Laminar boundary layers behind blast and detonation waves
Abstract
Boundary layer flows in air behind nonuniform strong blast waves and in the burned gas of a stoichiometric mixture of hydrogen and oxygen behind uniform ChapmanJouguet detonation waves were investigated. The results show that the Prandtl number profoundly influences boundary layer flow. For a blast wave and Pr less than unity it controls a boundary layer velocity overshoot which decreases with increasing Prandtl number. For a ChapmanJouguet detonation wave similar results are obtained for a Pr = 0.72; however, for an actual Pr = 2.26, a flow reversal occurs away from the wave where the inviscid flow velocity approaches a small value. The viscous exponent was found to have a significant effect on the wall shear stresses and heat transfer. The effect of the wall temperature is small. Velocity profiles were computed for spherical and planar detonation waves. Because of the rapid decrease in density behind a blast wave, the boundary layer thickness becomes very much larger than their detonation wave counterparts at the same wave velocity (but different physical conditions). The velocity boundary layer thickness in air behind a quasistationary planar shock wave is somewhat more than for a planar detonation wave at the same wave velocity (but in different gases). The heat transfer to the wall behind a planar detonation wave was calculated.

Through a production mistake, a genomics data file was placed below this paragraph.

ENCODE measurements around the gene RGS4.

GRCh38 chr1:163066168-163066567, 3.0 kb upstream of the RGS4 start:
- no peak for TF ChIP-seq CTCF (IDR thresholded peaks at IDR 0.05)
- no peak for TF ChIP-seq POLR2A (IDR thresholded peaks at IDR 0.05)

Publication:

NASA STI/Recon Technical Report N
 Pub Date:
 August 1982
 Bibcode:
 1982STIN...8316673D
 Keywords:

 Boundary Layer Flow;
 Detonation Waves;
 Explosions;
 Laminar Boundary Layer;
 Thickness;
 Cylindrical Waves;
 Gas Mixtures;
 Heat Transfer;
 Plane Waves;
 Prandtl Number;
 Shear Stress;
 Spherical Waves;
 Viscous Flow;
 Fluid Mechanics and Heat Transfer